By ALLISON HORE
Technical issues, conflict and cancellations turned the first in-person Inner West council meeting in 13 months into an “embarrassment.”
With over 40 issues on the agenda, the council meeting on Tuesday 13th of April was set to be a big one. The meeting took place in the Inner West Council’s headquarters in Ashfield and the public were invited to attend.
But only 10 items into the agenda, the meeting was forced to be abandoned when councillor Julie Passas refused to leave the chamber after a vote to eject her. During a discussion of harmonisation of aquatic center fees, Ms. Passas was asked to “turn the temperature down” while she was arguing entry prices for swimming pools in the area were too high.
Mayor Darcy Byrne said the tone Ms. Passas was using was “aggressive” and, following several interjections from Ms. Passas and a number of official warnings, he put forward a motion to remove her from the meeting. The vote passed, but Ms. Passas refused to leave.
“I respectfully ask you leave the meeting,” Mr. Byrne said.
“And I respectfully request you call the police and remove me …. I will not be leaving,” Cr. Passas replied.
Mr. Byrne refused to call police and asked for the meeting to be adjourned until Ms. Passas left. Council then tried to continue the meeting in a different room, but Ms. Passas followed. The remainder of the agenda was postponed.
But the problems began before the meeting even started, with “technical issues” meaning the meeting could not be livestreamed by curious members of the public.
And the technology wasn’t much better for those who showed up in-person either. Independent councillor John Stamolis told the Inner West Independent microphones for the councillors were not working, so a single microphone had to be passed around the room. He slammed the technical issues as “low grade.”
“For goodness sake, we spend $15 million on a IT system and we’re in the dark ages,” he said.
“Every other council is ready, every other council is operating, every other council in NSW is working. We have the most expensive IT system and we couldn’t get it working.”
Motions against the mayor
Among the 41 items on the agenda were two controversial motions against the mayor.
One motion, put forward by Greens councillor Colin Hesse, called on Mayor Byrne to withdraw his request the auditor general investigate council staff over their handling of the Dawn Fraser baths refurbishment. Mr. Hesse said the mayor’s decision to report council to the auditor general has led to “further disharmony between senior staff and the elected Councillors.”
The other hot motion on the agenda was one put forward by councillor Passas calling on the mayor to step down. Cited in the motion was the Dawny debacle, a lack of communication between the mayor and other councillors and the ongoing investigation of Mr. Byrne by the NSW Civil and Administrative Tribunal.
Ms. Passas said she believed the mayor’s move to eject her from the meeting was a “concerted effort” to quash her motion, which was item 37 on the agenda. She said other councillors who had frequently interjected throughout the meeting were not asked to leave.
Although Ms. Passas is a contentious figure in council, with a history of questionable and unlawful behaviour of her own, Mr. Stamolis claims her motion would have had majority support from councillors. He said her interjections and behaviour in Tuesday’s meeting were no different from previous meetings.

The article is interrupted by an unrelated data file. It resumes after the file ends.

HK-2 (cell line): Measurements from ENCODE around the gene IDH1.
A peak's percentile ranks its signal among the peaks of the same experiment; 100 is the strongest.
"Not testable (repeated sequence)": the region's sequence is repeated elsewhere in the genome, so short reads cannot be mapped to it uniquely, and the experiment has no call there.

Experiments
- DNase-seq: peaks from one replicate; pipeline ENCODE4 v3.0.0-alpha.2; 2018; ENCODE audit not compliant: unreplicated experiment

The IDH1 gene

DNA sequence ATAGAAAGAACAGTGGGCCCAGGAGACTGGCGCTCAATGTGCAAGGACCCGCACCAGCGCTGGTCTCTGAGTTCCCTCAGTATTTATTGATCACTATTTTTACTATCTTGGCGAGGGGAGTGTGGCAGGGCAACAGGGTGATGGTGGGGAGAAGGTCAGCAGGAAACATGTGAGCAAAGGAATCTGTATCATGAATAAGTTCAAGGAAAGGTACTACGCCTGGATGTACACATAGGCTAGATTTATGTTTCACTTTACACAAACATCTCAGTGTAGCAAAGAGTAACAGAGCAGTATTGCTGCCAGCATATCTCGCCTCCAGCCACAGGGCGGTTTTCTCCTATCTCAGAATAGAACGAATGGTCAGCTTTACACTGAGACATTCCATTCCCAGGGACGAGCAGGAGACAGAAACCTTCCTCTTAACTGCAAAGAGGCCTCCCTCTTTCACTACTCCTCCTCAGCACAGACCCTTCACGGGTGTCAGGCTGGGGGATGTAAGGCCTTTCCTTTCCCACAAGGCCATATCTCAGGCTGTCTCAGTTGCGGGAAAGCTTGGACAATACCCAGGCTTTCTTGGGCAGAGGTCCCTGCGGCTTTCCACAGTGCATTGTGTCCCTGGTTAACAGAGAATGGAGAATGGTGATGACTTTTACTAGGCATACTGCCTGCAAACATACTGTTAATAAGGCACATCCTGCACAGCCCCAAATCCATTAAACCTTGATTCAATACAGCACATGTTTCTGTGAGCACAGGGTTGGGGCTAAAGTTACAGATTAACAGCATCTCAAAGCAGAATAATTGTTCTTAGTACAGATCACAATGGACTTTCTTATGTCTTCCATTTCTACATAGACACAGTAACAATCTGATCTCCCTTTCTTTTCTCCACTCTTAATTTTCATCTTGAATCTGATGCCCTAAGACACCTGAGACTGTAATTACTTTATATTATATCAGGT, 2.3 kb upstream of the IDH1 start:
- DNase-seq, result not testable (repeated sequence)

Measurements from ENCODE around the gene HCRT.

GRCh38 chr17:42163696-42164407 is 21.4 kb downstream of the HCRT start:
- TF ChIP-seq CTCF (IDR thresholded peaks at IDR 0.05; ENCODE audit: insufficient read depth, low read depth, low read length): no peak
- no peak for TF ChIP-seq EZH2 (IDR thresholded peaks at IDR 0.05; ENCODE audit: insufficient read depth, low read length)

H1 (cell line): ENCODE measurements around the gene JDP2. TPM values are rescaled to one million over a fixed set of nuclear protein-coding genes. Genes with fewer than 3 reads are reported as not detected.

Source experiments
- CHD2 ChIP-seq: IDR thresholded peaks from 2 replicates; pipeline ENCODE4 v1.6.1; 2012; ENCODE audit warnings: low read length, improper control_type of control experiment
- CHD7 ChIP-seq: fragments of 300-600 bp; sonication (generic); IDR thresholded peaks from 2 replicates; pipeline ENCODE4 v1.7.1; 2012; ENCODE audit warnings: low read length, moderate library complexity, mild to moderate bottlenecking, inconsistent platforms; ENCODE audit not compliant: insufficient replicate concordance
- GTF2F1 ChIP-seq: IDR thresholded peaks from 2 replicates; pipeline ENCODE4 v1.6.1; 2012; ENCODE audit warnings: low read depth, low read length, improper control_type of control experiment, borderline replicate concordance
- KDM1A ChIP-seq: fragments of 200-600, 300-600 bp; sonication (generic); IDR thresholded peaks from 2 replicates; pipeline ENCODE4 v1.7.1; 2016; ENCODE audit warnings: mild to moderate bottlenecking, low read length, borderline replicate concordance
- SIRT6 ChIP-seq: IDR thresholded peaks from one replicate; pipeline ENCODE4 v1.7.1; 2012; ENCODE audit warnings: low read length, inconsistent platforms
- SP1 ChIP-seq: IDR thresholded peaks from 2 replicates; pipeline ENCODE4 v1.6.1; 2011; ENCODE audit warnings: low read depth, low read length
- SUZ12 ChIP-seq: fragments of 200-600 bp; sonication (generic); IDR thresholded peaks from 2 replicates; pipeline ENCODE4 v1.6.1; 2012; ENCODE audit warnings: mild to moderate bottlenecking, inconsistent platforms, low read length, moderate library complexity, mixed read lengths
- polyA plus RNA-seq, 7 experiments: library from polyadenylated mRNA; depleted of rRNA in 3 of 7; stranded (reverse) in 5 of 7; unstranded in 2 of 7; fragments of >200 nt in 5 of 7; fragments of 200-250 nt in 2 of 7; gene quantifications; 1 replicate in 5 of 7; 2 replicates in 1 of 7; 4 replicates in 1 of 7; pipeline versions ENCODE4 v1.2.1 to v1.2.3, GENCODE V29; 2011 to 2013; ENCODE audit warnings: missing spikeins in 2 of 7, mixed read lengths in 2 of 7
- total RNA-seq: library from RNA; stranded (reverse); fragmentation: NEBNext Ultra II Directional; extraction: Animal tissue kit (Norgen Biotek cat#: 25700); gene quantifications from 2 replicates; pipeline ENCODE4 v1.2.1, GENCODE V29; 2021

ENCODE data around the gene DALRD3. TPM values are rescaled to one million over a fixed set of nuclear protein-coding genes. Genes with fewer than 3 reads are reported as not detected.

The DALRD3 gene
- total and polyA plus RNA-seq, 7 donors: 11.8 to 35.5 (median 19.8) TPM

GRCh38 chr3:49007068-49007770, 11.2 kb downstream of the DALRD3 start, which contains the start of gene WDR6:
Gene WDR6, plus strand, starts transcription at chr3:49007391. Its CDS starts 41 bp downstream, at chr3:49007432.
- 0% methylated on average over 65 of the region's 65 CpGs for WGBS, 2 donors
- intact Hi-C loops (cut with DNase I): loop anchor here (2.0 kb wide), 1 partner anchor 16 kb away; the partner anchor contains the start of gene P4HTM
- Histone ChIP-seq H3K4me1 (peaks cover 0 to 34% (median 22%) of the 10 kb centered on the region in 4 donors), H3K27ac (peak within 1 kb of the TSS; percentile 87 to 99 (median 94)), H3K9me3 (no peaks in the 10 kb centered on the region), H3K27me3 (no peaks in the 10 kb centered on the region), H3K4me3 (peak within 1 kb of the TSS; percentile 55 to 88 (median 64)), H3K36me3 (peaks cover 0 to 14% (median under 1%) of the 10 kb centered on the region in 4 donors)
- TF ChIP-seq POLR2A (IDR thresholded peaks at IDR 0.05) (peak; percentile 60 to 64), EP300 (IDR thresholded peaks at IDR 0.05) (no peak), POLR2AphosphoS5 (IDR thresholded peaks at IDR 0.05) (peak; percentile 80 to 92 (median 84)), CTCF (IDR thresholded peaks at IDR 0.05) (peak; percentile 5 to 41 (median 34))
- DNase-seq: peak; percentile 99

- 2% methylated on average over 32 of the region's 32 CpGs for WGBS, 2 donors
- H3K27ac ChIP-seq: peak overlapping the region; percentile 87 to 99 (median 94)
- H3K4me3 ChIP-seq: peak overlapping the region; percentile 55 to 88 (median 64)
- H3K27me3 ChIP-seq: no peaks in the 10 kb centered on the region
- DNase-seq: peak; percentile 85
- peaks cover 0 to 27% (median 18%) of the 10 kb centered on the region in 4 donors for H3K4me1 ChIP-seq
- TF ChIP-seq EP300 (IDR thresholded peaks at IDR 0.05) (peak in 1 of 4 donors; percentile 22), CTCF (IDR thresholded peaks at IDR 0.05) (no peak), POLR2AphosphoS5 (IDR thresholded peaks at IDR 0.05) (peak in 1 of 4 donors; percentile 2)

“It was a very convenient night not to have IT and webcast, wasn’t it, and to kick Julie out. It was a very convenient night to do this,” he said.
“I can tell you right now, a majority of councillors would feel that Darcy should step aside. No question about that.”
Legally, council can call for the mayor to stand down but it has no legal capacity to force the mayor to do so. But a motion for him to stand down supported by the majority of council would “send a strong signal,” says Mr. Stamolis.
When asked about the motion, and whether that motivated his move to remove Ms. Passas from the meeting and call for the Liberal party to disendorse her, Mr. Byrne denied it. He said Passas’s motion was motivated by party politics rather than genuine concern about his performance.
“Councillor Passas is seeking to have me removed as Mayor because I have been a vociferous critic of the Berejiklian Government’s $252 million Council grants slush fund,” he told the Independent.
“She is seeking to have me replaced by Councillor Macri, who is aligned to the Liberal Party, because she doesn’t like having a Mayor who speaks out against the shocking rorts committed by the Liberal Government in NSW.”
Following Tuesday’s council meeting chaos some members of the community have questioned whether council actually has the time to address all the crucial items on the agenda.
Last year council moved to change their meeting schedule from twice a month to once a month. Councillor Pauline Lockie, who supported the change, hoped the new schedule would leave more time for changes to be implemented.
“I’ve been concerned for some time now that our meetings haven’t been effective or efficient when it comes to delivering the best outcomes for our community,” she said.
“The previous schedule left [Council staff] little time to implement decisions, or brief Councillors on matters of strategic importance.”
But Mr. Stamolis said the reduced number of meetings meant issues were not being discussed in full detail, if they make it to the table at all.
“I’m appalled by the fact the council would reduce its workload by half. You could see on the agenda there were 41 items, so all we’re doing is ticking boxes very fast,” he said.
A new meeting date to address the remaining items on the agenda, including Ms. Passas’s motion is yet to be set.